The A’s (even with the DH) fanned 290 more times. SF, even with pitchers hitting, had a 31-point edge in BA and 17 points in OBP. Oakland did not have an edge in avoiding the DP; both teams tied for the lowest GDP rate (per chance).

          Yet their scoring rates were virtually the same, mainly because the A’s hit 93 more HRs.

        • 19
          Jim Bouldin says:

          John, my main point was that using the avoidance of the DP as a justifcation for the relative harmlessness of strikeouts is just lame. I could just as well argue that those strikeouts also prevent getting a single, successfully hitting and running, or forcing a fielder to make a play, which they sometimes will not.

          As for DPs, I have some interesting results from a simulation model for offensive performance that I’ve built and have been experimenting with. I’m finding, surprisingly, that scoring isn’t really all that sensitive to DP numbers, regardless of whether it’s a slugging team or a small ball team. Seems counter-intuitive but I’m pretty sure the model’s fine. Each type of team, with a six fold increase in DP numbers from 2% of in-play outs, to 12%, experiences a drop of only 0.12 runs per game. And that increase is for everyone in the lineup–if applied to just one hitter the effect would be almost nil. These are very high octane offenses though, scoring about 7 runs a game.

          On measuring the game by who’s actually playing, I think the point there is that we’ve selected for a type of player who doesn’t have the full box of tools (not e even close actually)–that’s what nsb’s comment shows. Back in the early 30s those guys **scored runs**, and not because of huge homer numbers but because they combined good homer numbers with *much* better other hitting skills (BA and lack of strikeouts, and hence, OBP). Compare this year’s Yankee team to those of the early 30s and this point is absolutely clear.

          • 23
            John Autin says:

            Jim — Talking about strikeouts preventing singles is changing the terms of the debate. You started this line knocking “the idea that Ks are no worse than in-play outs.”

            No one disputes that today’s high-K batting approach reduces singles. The debate is whether that cost is offset by the added extra-base hits.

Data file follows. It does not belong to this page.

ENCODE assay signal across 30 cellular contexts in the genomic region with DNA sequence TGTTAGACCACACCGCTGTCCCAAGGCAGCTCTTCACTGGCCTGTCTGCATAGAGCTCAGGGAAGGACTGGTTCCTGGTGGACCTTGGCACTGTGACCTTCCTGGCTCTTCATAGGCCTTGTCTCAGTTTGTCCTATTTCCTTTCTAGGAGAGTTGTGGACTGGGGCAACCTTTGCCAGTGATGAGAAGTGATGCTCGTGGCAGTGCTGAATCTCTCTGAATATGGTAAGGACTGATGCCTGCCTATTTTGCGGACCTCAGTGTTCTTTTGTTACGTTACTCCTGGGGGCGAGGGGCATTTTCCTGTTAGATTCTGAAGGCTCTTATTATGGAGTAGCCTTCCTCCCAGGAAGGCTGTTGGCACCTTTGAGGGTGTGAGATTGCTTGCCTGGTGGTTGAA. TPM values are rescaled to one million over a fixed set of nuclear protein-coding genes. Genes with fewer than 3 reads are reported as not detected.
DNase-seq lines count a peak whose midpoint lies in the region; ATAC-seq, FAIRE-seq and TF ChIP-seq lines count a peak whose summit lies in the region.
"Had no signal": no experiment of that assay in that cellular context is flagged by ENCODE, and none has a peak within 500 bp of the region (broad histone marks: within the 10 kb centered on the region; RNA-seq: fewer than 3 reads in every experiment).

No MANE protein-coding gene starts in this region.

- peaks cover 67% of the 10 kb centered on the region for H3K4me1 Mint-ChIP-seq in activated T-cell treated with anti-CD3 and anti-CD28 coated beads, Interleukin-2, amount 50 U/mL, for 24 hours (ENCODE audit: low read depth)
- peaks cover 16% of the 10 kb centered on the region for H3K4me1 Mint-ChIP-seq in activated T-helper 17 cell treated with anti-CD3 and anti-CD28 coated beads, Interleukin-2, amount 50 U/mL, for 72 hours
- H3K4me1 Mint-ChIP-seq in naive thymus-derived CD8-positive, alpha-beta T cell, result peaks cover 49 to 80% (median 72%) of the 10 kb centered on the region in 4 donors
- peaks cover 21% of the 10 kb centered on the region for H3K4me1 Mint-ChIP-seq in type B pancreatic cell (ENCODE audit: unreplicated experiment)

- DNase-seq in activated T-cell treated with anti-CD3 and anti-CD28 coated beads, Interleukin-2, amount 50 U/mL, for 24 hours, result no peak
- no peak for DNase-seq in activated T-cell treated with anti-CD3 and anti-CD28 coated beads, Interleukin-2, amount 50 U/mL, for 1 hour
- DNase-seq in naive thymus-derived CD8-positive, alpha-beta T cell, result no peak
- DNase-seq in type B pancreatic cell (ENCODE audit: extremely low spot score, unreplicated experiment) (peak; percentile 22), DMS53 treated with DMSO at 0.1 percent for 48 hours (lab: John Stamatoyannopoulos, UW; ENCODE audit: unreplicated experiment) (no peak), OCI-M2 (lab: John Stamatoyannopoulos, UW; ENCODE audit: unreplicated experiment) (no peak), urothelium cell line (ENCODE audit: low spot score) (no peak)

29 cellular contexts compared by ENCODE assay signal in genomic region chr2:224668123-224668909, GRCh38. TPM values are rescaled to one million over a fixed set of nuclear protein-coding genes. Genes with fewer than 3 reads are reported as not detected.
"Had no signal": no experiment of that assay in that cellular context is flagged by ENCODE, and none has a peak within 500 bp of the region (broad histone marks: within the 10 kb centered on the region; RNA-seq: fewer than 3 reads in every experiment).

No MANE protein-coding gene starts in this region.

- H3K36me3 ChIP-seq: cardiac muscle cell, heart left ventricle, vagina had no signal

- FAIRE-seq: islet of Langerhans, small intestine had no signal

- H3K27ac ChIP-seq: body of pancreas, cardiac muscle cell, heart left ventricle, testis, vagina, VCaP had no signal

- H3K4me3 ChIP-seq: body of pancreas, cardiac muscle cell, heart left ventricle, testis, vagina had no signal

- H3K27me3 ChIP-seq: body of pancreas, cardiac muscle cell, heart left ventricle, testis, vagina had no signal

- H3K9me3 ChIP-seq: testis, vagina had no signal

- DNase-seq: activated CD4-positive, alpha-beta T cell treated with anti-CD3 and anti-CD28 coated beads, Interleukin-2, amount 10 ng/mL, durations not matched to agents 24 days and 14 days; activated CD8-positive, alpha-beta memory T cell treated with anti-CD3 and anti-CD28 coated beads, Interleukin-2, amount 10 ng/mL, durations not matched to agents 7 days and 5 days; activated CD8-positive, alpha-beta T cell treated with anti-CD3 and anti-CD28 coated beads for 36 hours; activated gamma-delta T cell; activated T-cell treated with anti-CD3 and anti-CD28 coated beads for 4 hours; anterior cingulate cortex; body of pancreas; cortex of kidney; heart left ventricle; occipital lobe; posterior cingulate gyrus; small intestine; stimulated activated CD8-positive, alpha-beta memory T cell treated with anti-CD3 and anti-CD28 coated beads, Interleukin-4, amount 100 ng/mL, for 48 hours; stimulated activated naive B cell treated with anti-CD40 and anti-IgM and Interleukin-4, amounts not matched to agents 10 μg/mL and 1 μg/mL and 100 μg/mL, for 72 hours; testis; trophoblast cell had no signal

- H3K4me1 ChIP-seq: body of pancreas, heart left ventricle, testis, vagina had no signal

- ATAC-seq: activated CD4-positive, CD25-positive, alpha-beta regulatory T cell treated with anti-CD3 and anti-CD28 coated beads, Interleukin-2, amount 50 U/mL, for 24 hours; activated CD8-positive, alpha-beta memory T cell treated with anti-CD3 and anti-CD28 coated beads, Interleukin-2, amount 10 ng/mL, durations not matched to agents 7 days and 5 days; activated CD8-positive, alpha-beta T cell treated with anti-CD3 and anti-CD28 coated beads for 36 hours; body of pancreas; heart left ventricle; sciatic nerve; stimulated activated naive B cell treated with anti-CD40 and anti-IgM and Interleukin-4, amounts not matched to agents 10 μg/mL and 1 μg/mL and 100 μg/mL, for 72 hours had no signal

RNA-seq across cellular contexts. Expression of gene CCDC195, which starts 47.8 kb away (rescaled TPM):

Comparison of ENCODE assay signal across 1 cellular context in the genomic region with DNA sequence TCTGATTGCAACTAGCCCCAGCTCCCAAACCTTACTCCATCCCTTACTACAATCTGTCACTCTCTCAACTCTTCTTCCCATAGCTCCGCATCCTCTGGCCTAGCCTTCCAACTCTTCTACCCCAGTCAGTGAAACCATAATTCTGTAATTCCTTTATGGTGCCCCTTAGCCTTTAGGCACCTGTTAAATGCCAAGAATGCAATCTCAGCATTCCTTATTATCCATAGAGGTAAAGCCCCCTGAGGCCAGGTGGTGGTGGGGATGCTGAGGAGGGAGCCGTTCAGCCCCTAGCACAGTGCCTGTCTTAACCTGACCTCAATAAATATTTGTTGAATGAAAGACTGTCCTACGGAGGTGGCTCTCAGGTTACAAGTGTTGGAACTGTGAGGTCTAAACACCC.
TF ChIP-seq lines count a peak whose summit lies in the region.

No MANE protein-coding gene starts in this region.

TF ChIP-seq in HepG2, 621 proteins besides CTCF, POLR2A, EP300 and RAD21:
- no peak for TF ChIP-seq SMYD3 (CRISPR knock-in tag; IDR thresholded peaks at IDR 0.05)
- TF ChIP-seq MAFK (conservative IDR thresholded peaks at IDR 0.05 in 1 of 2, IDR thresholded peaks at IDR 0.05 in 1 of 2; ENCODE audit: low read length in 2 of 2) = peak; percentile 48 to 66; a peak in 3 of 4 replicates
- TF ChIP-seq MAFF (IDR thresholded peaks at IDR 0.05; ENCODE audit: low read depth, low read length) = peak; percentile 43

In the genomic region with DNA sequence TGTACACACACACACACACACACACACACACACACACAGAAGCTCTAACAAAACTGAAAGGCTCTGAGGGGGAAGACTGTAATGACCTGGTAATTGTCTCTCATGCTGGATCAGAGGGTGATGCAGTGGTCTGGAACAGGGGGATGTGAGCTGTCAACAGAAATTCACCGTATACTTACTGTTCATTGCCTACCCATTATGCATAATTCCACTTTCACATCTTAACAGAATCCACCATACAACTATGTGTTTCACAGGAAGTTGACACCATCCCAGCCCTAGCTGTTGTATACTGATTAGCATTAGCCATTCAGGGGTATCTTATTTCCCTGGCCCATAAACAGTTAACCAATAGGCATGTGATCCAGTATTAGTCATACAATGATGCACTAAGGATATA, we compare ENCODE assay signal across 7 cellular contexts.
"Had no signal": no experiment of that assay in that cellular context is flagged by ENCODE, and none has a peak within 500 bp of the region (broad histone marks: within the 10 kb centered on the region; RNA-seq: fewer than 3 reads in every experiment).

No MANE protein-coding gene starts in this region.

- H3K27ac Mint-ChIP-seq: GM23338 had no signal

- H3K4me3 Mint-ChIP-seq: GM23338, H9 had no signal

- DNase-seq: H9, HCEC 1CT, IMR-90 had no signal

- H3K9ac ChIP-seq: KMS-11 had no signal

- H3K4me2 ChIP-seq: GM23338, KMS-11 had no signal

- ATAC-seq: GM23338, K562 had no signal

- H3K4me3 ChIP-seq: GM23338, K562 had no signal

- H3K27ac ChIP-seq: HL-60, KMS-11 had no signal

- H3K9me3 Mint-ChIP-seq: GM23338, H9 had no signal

We disagree on the cost of GDPs. Is there a reason you’re running a model that generates 7 runs per team-game? I have nothing against 1894 baseball per se, I’m just curious.

            FWIW, I can’t find a saber consensus on the average value of a GIDP, but it’s generally placed around -0.35 runs.

          • 24
            John Autin says:

            Another attempt to estimate the cost of GDPs:

            Since GDPs are partly a function of opportunities, I wanted to control for that in a P-I search, but that can’t be done.

            Instead, I controlled for times on base. The average 2012 team-game had 12 times on base (hits + walks + HBP, not counting errors). So I searched for games with 11 to 13 times on base. I extended the search over 5 years, 2008-12.

            Here are the results, broken out by number of GDPs:
            – 0 GDP, .561 W%, 4.16 RBI/G (2941 games)
            – 1 GDP, .479 W%, 3.76 RBI/G (2388 games)
            – 2 GDP, .415 W%, 3.31 RBI/G (917 games)

            We’d rather see Runs than RBI, but the P-I will total only RBI, and I don’t think the Run proportions would be much different.

          • 25
            Jim Bouldin says:

            John, long reply to birtelcom got lost in the ether. You’re right I did confuse the issue.

            There are two issues. One is that arguing that strikeouts are relatively harmless ignores the fact, that while not too much worse that other outs, they’re still outs. That was the main point I was getting at. In retrospect, it’s not the sabermatricians themselves who make that mistake though, it’s people interpreting them and being careless or over-generalizing with the idea.

            However, there are in fact a couple of real issues here w.r.t. in-play outs and determining their relative importance. Arguing that Ks are little worse than other types of outs, after the fact, is not really legitimate if runs scored is the dependent variable in such analyses. This is because strikeouts affect balls in play (inversely) and therefore affect hits achieved and errors made, which directly affect the dependent variable. Those hits and errors–direct results of not striking out–will thus be “hidden” from the analysis. If you don’t make allowance for that, your estimates and conclusions will be in error. It’s a kind of post-hoc reasoning.

            Secondly, there is the big and under-appreciated issue that analyses of empirical data are inherently limited to the events that actually occurred. If there were relatively few events which one knows or has reason to suspect, apriori, are definitely “better” outs than are strikeouts–sacrifice bunts for example, sucicide squeezes to take it to the extreme–then the analysis won’t have much to say about them. This is why you have to do simulations on certain kinds of questions–because then you can institute the events you want and see what happens.

          • 27
            Jim Bouldin says:

            John the reason for the high scoring is that the first question I wanted to address was whether a high octane “speed” team would beat a high octane “power” team. So I parameterized it with numbers from five to ten of the best speed and power guys from the last 30 years, and every guy in each lineup has those numbers. I then varied things like the frequency of stolen base attempts, taking the extra base, wild pitches etc.

          • 29
            John Autin says: